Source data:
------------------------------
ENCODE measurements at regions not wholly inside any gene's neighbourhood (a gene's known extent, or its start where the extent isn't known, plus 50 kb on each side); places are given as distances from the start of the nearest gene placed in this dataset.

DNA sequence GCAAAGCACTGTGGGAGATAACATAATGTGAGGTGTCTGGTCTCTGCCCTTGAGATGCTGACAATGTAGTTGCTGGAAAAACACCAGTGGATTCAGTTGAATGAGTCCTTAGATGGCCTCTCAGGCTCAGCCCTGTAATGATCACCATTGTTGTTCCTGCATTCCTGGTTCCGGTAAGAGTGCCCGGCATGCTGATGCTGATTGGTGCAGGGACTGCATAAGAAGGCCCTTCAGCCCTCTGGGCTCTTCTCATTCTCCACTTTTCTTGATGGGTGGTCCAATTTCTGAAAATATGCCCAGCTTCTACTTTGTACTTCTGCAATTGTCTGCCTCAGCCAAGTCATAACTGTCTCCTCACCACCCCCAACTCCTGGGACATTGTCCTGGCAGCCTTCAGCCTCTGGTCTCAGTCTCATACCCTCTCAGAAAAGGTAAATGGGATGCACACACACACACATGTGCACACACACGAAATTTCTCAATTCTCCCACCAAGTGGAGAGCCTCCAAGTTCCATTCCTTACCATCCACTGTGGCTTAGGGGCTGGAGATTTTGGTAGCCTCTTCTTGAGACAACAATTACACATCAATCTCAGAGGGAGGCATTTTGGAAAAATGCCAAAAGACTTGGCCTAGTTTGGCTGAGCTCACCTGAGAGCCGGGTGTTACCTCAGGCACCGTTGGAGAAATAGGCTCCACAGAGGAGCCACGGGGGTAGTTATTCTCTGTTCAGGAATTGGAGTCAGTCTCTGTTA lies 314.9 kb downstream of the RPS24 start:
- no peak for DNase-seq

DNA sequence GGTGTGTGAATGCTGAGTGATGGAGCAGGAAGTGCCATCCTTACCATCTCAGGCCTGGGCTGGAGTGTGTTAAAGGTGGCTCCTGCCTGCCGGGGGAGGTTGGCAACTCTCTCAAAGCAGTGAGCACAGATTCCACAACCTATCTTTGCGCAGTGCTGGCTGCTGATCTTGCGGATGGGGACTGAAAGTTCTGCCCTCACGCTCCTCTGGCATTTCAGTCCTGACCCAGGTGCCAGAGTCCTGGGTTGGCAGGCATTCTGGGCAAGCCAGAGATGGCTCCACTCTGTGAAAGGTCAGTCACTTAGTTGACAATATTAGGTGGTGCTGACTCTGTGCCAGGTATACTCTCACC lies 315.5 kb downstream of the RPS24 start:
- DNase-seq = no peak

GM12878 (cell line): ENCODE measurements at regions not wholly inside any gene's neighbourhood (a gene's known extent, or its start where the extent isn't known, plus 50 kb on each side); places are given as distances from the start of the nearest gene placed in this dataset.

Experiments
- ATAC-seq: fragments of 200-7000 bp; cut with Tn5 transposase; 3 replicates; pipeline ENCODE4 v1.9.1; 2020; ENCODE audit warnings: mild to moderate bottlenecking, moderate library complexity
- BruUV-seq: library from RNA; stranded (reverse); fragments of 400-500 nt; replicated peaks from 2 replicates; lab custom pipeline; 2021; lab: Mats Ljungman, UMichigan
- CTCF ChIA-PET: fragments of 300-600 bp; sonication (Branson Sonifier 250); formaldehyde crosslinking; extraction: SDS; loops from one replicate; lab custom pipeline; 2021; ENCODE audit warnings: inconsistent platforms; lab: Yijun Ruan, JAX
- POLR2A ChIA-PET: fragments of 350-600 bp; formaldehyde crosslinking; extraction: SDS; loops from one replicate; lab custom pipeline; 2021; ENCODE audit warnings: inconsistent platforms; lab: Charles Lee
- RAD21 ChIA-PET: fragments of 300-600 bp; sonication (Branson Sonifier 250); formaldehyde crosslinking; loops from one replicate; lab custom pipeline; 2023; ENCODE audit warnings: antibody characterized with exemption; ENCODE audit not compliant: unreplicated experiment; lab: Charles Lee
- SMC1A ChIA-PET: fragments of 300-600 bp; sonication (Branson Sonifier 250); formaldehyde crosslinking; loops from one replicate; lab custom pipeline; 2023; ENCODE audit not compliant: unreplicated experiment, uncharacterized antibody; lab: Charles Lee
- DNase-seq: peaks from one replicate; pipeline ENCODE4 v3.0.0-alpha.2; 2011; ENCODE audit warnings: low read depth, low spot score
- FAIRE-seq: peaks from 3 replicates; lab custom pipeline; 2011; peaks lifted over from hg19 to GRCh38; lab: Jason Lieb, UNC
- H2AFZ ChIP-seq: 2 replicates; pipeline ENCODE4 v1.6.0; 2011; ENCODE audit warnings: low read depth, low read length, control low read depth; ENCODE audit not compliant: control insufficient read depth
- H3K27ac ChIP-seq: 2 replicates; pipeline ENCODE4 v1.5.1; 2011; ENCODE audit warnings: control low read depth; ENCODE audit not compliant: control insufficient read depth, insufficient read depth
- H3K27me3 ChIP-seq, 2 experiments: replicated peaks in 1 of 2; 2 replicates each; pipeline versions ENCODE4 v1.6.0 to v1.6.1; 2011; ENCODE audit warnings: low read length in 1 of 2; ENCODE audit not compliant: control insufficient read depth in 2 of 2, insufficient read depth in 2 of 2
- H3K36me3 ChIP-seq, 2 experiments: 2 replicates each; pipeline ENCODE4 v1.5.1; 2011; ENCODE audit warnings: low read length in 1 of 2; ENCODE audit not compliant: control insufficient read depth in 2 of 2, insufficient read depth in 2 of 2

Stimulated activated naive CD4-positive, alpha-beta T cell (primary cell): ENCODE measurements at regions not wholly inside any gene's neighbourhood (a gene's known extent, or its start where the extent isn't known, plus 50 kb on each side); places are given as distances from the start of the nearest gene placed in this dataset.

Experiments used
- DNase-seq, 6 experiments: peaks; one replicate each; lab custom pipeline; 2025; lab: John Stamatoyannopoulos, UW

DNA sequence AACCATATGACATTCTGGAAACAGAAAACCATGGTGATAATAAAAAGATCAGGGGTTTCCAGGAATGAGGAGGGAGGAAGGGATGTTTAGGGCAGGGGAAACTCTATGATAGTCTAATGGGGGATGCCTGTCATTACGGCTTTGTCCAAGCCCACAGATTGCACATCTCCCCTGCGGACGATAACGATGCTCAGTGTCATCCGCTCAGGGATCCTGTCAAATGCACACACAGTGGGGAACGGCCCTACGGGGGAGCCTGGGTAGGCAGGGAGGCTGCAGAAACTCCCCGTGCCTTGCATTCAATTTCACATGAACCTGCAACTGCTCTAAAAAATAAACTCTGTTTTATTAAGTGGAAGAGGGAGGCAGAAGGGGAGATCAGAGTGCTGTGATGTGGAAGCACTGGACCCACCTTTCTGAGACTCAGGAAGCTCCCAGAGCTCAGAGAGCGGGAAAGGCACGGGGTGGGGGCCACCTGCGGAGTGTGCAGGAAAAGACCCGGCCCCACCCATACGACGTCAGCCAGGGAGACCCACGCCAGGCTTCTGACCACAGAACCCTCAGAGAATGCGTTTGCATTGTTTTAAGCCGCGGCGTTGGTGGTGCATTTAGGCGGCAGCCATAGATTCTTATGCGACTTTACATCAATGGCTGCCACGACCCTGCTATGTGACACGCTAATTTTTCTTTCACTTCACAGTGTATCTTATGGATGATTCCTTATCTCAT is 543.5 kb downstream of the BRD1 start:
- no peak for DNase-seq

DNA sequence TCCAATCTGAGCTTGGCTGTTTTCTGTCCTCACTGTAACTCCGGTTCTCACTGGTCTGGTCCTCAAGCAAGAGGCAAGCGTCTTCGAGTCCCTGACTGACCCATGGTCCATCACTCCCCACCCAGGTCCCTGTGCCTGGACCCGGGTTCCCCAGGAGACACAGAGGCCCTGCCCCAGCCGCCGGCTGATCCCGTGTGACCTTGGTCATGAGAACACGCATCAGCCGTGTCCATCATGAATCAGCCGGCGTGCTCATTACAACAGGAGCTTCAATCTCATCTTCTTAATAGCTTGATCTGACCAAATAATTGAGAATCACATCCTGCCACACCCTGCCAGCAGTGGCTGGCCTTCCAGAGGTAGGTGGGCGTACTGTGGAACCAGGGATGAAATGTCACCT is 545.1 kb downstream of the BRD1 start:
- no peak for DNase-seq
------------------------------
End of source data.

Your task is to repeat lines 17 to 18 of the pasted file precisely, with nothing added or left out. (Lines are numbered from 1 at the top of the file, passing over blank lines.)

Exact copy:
- H3K27ac ChIP-seq: 2 replicates; pipeline ENCODE4 v1.5.1; 2011; ENCODE audit warnings: control low read depth; ENCODE audit not compliant: control insufficient read depth, insufficient read depth
- H3K27me3 ChIP-seq, 2 experiments: replicated peaks in 1 of 2; 2 replicates each; pipeline versions ENCODE4 v1.6.0 to v1.6.1; 2011; ENCODE audit warnings: low read length in 1 of 2; ENCODE audit not compliant: control insufficient read depth in 2 of 2, insufficient read depth in 2 of 2